Michael Kors (KORS) stock rallied on February 2, 2016. Investors saw an improvement in the comp numbers and the value that the international business can add to the company. The company’s stock fell by 31.0% over the past year. Michael Kors has been struggling with declining comp numbers in the core business region of North America. Foreign exchange negatively impacted Michael Kors’s international market and slowing demand in the industry as a whole. Michael Kors’s peers like Ralph Lauren (RL), Coach (COH), and Kate Spade & Co. (KATE) saw their stock fall for nearly the same reasons. They underperformed the broad consumer discretionary sector as a whole.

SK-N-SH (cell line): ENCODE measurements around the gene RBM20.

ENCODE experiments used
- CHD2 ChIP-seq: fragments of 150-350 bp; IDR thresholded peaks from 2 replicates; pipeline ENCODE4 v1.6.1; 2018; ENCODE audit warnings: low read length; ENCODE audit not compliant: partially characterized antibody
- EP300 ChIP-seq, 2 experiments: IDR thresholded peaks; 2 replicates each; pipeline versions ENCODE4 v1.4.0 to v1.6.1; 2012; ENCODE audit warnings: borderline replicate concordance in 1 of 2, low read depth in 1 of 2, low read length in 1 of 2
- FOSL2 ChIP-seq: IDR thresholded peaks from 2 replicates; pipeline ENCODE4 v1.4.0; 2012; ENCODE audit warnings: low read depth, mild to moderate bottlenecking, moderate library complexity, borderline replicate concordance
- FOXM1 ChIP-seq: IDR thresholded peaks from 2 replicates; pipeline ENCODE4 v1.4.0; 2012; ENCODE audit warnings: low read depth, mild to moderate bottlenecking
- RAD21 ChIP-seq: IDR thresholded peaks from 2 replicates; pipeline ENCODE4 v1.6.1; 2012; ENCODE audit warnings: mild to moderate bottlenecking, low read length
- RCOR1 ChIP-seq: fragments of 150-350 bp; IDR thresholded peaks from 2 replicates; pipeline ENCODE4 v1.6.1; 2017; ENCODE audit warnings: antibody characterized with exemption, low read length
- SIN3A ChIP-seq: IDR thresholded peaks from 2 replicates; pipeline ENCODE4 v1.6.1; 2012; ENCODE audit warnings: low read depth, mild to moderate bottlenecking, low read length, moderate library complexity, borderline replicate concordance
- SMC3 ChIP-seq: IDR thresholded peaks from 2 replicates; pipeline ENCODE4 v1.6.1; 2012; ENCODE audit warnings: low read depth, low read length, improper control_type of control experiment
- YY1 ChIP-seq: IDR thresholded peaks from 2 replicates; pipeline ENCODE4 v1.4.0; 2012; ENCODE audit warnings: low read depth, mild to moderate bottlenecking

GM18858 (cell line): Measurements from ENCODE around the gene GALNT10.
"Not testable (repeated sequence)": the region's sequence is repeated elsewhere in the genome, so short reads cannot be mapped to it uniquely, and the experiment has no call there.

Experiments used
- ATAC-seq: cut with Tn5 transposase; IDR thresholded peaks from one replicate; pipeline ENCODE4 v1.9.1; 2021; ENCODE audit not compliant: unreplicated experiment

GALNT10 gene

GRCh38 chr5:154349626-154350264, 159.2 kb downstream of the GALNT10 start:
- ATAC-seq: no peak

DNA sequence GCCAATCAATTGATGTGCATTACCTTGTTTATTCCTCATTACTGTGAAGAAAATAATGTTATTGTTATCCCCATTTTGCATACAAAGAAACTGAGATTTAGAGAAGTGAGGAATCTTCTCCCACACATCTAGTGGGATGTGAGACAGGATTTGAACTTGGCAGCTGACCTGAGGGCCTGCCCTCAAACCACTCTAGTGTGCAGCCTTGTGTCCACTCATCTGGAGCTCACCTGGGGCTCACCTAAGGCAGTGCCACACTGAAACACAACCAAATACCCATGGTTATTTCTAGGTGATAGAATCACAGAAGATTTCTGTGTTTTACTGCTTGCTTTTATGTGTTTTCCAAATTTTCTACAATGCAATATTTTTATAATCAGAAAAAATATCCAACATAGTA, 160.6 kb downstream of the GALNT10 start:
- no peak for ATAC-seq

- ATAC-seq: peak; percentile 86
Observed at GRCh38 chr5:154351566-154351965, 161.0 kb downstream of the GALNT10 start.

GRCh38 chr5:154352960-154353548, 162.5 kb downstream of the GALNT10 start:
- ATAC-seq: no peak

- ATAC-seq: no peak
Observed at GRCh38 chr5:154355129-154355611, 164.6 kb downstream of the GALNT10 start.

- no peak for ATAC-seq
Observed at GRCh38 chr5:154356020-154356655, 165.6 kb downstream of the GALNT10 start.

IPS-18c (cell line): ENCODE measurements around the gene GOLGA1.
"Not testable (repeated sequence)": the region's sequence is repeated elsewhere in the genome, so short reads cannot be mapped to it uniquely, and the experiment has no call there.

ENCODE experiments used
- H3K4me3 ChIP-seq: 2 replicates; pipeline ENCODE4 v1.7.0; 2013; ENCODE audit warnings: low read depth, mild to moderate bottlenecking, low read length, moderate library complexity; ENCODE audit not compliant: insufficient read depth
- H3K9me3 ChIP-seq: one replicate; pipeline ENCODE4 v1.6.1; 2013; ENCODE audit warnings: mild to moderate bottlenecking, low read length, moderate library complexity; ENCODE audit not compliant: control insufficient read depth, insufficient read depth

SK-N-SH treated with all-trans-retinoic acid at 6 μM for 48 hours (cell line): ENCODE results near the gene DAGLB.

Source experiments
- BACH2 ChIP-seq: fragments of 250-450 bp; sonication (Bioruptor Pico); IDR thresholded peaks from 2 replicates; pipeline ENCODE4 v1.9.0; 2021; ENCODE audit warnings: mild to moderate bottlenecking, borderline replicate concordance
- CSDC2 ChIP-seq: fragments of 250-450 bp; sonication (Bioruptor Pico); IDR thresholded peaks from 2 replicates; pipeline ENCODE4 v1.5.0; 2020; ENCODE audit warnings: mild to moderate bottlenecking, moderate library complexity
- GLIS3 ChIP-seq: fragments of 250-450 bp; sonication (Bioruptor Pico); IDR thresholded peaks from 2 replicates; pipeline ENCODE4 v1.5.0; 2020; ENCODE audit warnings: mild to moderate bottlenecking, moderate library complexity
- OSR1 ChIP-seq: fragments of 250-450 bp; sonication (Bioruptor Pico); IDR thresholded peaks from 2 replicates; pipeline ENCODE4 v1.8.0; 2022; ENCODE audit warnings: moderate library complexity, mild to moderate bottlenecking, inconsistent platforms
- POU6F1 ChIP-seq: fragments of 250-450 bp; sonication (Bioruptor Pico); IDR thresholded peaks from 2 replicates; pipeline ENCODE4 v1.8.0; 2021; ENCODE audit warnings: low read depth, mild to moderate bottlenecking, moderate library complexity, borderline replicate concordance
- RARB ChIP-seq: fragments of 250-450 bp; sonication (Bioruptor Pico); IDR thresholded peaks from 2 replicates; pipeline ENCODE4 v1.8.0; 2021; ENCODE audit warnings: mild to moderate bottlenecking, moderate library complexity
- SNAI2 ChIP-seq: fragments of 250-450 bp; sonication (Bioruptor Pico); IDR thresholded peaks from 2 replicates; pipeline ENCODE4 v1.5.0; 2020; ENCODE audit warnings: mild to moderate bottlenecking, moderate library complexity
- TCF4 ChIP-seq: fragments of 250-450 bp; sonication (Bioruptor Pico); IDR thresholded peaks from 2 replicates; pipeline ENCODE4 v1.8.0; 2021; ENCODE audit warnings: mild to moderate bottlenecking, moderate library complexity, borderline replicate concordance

Michael Kors seems cheap even after the rally
Michael Kors’s current PE (price-to-earnings) ratio is 11.8x. Compared to its peers, it looks quite cheap. Ralph Lauren and Kate Spade & Co. are trading at PE ratios of 16.2x and 20.1x, respectively. The industry (XLY) as a whole is trading at an average PE ratio of 22x. The forward PE multiple is 11.4x. This takes into consideration Wall Street analysts’ estimate of 4% growth in the company’s earnings in the next four quarters.